Last year’s bronze medalists, Nicole Orford & Thomas Williams, went into the event hoping for a shot at the third Olympic spot as well, but ended the event in fifth, about 18 points back from third, with 152.08 points. They shone in their short dance to Sinatra tunes, but their free dance to music from “Love Never Dies” seemed overpowered by the curious music choice. They were rewarded in their 90.11-point free dance for their long lines, their speed even in dance holds, and their strong lifts, but footwork is still an area of opportunity for them. They have improved on their footwork elements during the season, but earned only level 2 for one of the sequences in the free dance. Still, they showed big improvements over their Grand Prix outing in the fall, and their dances were enough to secure their spot of the national team for a second year.
Kharis Ralph & Asher Hill finished sixth, one place down from last year’s finish, with a total score of 150.30. Like Orford & Williams, they significantly improved upon marks received internationally and fared pretty well with levels, although a few differences ended up making the difference between fifth and sixth place. Ralph & Hill had three non-level-4 elements in the free (compared to Orford & Williams’s two), and they also lost a level on the Finnstep. Their Brazilian samba free dance was a crowd-pleaser at the end of the early session of the free dance, but it was a shame that Skate Canada split up the event, separating it from the final flight by several hours.
Gilles & Poirier, Orford & Williams, and Ralph & Hill all accepted invitations to compete at the Four Continents Championships, with a quick turnaround time after the Canadian Championships.
In their senior-level début, Madeline Edwards & ZhaoKai Pang had to overcome several obstacles to finish seventh with 143.90 points. Besides the difficult task of competing the Finnstep for the first time at the Canadian Championships, Edwards had been battling Achilles tendinitis for several months before coming to Ottawa. The injury reduced their training time dramatically and made it impossible to complete the traditional double run-throughs that usually occur before a major event. Their competitive spirit shone as they delivered clean outings of both dances at the event, earning strong levels and displaying a high performance level. Edwards is finally on the mend from her injury, and the team hopes to be even stronger at the World Junior Championships in March.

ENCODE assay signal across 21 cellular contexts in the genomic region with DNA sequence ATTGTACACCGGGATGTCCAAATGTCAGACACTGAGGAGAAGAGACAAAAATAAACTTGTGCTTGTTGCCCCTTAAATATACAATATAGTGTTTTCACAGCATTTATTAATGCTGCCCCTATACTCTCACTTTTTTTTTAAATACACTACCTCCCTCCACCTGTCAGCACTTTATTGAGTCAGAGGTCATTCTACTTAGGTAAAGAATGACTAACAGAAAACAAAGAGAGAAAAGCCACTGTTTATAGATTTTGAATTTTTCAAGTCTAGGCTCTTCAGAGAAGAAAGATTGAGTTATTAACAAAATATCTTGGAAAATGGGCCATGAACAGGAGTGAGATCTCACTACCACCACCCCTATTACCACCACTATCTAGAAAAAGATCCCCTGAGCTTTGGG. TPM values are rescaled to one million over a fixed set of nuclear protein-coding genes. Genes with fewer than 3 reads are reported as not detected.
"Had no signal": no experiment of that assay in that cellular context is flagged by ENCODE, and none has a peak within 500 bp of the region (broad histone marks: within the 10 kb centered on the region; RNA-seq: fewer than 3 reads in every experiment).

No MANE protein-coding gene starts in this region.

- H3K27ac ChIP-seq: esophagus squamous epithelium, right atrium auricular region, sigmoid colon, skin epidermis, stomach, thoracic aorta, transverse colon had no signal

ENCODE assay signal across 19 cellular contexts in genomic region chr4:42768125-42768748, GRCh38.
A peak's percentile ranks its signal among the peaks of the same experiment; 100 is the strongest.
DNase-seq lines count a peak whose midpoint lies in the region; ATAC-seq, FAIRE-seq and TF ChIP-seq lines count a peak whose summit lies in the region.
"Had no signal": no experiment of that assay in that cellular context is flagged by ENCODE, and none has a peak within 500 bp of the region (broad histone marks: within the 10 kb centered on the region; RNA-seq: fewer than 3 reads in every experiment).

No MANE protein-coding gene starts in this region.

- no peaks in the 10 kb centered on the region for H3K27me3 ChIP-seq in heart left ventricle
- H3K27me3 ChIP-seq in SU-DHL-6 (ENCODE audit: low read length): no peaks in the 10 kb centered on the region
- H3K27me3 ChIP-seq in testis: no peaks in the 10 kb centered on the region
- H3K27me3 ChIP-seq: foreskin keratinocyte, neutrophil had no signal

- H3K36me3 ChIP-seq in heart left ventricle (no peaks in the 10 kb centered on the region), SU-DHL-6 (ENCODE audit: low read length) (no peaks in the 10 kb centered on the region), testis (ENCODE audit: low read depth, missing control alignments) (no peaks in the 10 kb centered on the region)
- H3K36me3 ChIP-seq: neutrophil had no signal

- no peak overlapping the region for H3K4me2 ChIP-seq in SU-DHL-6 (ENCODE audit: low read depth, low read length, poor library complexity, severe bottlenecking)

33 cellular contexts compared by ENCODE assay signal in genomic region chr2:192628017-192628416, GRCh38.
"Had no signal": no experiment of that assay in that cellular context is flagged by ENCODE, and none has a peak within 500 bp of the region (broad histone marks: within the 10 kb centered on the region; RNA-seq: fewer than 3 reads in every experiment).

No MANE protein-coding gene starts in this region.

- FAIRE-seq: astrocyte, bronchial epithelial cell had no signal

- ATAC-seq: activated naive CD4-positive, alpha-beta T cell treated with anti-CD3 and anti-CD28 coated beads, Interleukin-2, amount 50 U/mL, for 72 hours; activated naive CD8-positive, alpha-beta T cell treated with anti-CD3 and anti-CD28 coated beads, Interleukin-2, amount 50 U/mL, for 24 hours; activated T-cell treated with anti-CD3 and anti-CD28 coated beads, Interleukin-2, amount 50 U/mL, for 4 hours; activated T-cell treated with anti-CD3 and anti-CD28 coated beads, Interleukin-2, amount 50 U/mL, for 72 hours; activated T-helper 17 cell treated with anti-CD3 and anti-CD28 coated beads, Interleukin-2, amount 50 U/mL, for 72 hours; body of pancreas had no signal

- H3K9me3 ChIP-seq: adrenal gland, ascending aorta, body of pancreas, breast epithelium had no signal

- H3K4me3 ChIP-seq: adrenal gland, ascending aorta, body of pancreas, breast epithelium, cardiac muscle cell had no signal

With their fifth-place free dance, Élisabeth Paradis & François-Xavier Ouellette (pictured, left) made a statement that they are ready to move up in the rankings, although their total of 143.80 points kept them in eighth, maintaining their short dance rank. Paradis & Ouellette’s memorable free dance to music from “The Godfather” was equally passionate and well-trained, earning 91.21 points. Their major opportunity to improve comes in the short dance, where levels held them back. They had to change part of their short dance music late in the season, from “Ballroom Blitz” to the more traditional “Dancin’ Fool,” after they incurred a deduction at Coupe de Nice.
Mariève Cyr & Benjamin Brisebois Gaudreau moved up a rank in the free dance to finish ninth with 132.89 points. They really captured the moment with a terrific performance of their gospel-tinged free dance to “Let It Be” and “Happy Ending.” The music choice was unexpected yet delightful, and Cyr & Brisebois Gaudreau skated very well, earning level 4 for all elements besides their two level 3 footwork sequences. The unique program was choreographed by Shae Zukiwsky, just one of several standout programs that he crafted this season.
Victoria Hasegawa & Connor Hasegawa finished tenth, earning 124.12 points overall. They have improved steadily this season with their “Polovetsian Dances” free dance, gaining consistency with each outing. Unfortunately, their feet got tangled at the end of the Finnstep pattern in the short dance, sending Victoria tumbling to the ice. They earned solid levels in both programs and as they continue to grow at the senior level, an area that they can improve is to skate with more conviction and power, especially with dramatic music like in their free dance.
Finishing 11th was the new team of Mélissande Dumas & Simon Proulx-Sénécal. They struggled a bit in the short dance, making a major error on twizzles, but came back strong in their free dance that combined music by Ingrid Michaelson and Florence + the Machine. They earned 72.99 points in the free and 116.94 points overall.
Bianka Gadosy & Benjamin Smyth finished 12th with a total of 110.56 points. They also had a few technical snags in the short dance, but bounced back with a well-skated and clean free dance. They used music from the television series “Spartacus,” which seemed to help them attack the program.
Overall, the senior dance event at the Canadian Championships was excellent throughout the ranks. The development of the discipline in Canada has been strong for quite some time, and now as many of the junior dancers from the past several years are moving up, the level should continue even after the top teams decide to move on.